The works of Thomas Hardy reflect the ideas of a man who was clearly obsessed with the issue of social class throughout his literary career. From his first novel, The Poor Man and the Lady (the very title of which indicates class differentiation), to his final work, Jude the Obscure, class issues are woven into every novel which Hardy wrote. Furthermore, his works are personal in the sense that they depict Hardy's own lifelong struggles with social mobility and the class structure as a whole throughout his life.
Hardy was born the son of an independent mason in the rural area of Higher Bockhampton, Dorset. As he was growing up, he felt that the circumstances surrounding the working class limited the opportunities by which he could fully develop his talents. Thus, in order to create a place for himself in society, he pursued architecture for nearly twenty years while writing on the side. Only when Hardy had firmly established himself as a writer with the success of Far from the Madding Crowd did he completely devote himself t...
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- The Role of Music in Thomas Hardy's Writing Music played a role of marked importance in the life of Thomas Hardy. Hardy was surrounded by a family and a community in which music enhanced everything from church services to social gatherings at the local alehouse. His family was full of active musicians; his father and grandfather were instrumentalists in local church bands, his uncle was a violin player, and his mother often sang traditional ballads. Like many village musicians, Hardy had the ability to read music and play the violin.... [tags: Biography Biographies Essays]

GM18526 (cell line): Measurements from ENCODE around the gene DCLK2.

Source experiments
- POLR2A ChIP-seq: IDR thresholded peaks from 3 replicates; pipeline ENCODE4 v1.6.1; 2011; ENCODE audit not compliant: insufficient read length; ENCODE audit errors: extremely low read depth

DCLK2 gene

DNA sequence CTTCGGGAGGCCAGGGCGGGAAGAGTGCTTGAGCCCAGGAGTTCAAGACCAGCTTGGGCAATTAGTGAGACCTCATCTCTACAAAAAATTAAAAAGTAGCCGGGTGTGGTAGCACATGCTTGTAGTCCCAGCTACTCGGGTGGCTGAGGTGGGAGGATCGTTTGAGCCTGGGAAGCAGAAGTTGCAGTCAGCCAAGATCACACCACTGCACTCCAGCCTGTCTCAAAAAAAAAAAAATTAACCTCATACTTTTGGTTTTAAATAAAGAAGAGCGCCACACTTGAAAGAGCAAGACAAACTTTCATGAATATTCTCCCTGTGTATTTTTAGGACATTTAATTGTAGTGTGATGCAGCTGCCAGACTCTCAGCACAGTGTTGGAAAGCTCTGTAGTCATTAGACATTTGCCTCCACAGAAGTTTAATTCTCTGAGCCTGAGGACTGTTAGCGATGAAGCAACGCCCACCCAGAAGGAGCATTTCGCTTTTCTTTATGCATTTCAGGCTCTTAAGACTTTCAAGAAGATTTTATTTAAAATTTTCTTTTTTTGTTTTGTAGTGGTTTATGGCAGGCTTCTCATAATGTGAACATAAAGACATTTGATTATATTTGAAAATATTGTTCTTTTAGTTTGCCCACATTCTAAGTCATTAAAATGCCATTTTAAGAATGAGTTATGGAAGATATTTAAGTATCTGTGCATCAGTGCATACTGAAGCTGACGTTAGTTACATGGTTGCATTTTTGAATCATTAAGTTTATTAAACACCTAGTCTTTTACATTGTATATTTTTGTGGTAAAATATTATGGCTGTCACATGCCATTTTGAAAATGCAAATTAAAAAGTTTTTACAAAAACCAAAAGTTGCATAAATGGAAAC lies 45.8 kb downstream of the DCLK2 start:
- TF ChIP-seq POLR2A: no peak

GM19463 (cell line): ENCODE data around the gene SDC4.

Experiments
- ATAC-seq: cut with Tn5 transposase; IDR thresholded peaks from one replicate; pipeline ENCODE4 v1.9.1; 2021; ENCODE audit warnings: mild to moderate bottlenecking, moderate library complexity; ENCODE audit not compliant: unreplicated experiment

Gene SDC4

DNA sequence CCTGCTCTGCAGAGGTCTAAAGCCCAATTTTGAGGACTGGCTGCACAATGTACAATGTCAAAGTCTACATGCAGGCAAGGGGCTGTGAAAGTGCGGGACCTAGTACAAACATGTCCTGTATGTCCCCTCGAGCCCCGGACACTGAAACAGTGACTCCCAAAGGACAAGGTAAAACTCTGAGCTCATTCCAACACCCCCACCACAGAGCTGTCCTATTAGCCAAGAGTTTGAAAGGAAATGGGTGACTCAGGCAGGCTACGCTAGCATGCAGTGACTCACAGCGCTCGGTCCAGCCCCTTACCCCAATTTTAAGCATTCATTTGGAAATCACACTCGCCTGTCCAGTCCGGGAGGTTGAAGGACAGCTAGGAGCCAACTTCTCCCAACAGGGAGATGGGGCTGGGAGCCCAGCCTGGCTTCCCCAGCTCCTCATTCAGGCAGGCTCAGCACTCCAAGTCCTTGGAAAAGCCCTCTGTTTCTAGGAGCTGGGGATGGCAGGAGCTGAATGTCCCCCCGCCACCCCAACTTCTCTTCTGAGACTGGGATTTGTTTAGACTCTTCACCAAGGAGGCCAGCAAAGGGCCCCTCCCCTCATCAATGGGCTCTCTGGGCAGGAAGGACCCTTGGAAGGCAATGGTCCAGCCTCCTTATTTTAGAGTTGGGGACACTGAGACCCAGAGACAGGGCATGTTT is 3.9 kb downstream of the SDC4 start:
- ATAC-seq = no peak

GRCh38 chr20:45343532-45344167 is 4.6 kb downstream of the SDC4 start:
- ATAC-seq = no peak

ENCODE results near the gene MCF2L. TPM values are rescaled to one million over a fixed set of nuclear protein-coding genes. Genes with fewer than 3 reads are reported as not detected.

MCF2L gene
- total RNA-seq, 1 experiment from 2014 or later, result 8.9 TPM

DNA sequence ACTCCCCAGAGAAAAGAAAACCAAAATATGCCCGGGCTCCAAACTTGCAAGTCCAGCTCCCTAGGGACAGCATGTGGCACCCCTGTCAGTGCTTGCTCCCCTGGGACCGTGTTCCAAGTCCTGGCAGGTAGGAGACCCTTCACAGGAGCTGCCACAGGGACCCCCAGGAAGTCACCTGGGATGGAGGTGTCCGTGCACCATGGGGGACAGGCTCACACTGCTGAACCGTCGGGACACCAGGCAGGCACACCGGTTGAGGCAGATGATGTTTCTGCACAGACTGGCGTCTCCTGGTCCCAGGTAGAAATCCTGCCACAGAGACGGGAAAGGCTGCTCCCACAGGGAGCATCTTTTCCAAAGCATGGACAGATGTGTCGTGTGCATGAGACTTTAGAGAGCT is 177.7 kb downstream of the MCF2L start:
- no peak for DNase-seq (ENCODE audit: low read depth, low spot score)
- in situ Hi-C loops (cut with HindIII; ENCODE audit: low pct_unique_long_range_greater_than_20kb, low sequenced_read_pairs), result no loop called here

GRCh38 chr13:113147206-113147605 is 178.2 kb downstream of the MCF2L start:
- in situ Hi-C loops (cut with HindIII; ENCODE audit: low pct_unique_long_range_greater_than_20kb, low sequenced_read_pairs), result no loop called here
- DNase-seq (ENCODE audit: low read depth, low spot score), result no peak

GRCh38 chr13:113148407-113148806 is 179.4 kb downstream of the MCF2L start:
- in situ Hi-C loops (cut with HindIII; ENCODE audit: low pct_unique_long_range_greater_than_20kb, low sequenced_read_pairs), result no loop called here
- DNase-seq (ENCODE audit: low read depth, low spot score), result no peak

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- The Role of the Supernatural in Thomas Hardy's Writing As a child, Thomas Hardy heard various stories of supernatural occurrences from the family servants, rustics from the village, and his own mother who believed she once saw a ghost. Thus, Hardy learned to believe in the supernatural and to accept the superstitious ways of the rustic people. During an interview with William Archer, Hardy expressed, "when I was a younger man, I would cheerfully have given ten years of my life to see a ghost, - an authentic, indubitable spectre".... [tags: Biography Biographies Essays]
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- English literature in the Romantic period can be characterised as emphasising on free and natural utterance of authors’ feelings as the reaction toward the world. Romantic authors stress on the influence of feelings over rationality and mind over body—they admire the potential power of human’s mind to engage in the external world emotionally, reflect on it and envisage a spiritual and idealistic one through imagination. In Gothic writing, an important genre in Romantic literature, authors try to evoke readers’ fear and anxiety, cultivate their sensibility and explore human’s mind through presenting horrible myths and supernatural.... [tags: Romanticism, Gothic Writing]
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- Within both Thomas Hardy’s “The Convergence of the Twain” and W. B. Yeats’ “The Second Coming”, the actions of God are extremely prevalent, though the timing of His intervention varies greatly. Though, both poems were published within a five year period (1914 and 1919 respectively), they convey significantly different perspectives on the actions of God, in relation to our actions as human beings. These poems were written less than a decade apart, but are separated by one significant event that changed the world: the First World War.... [tags: second coming, thomas hardy, god's will]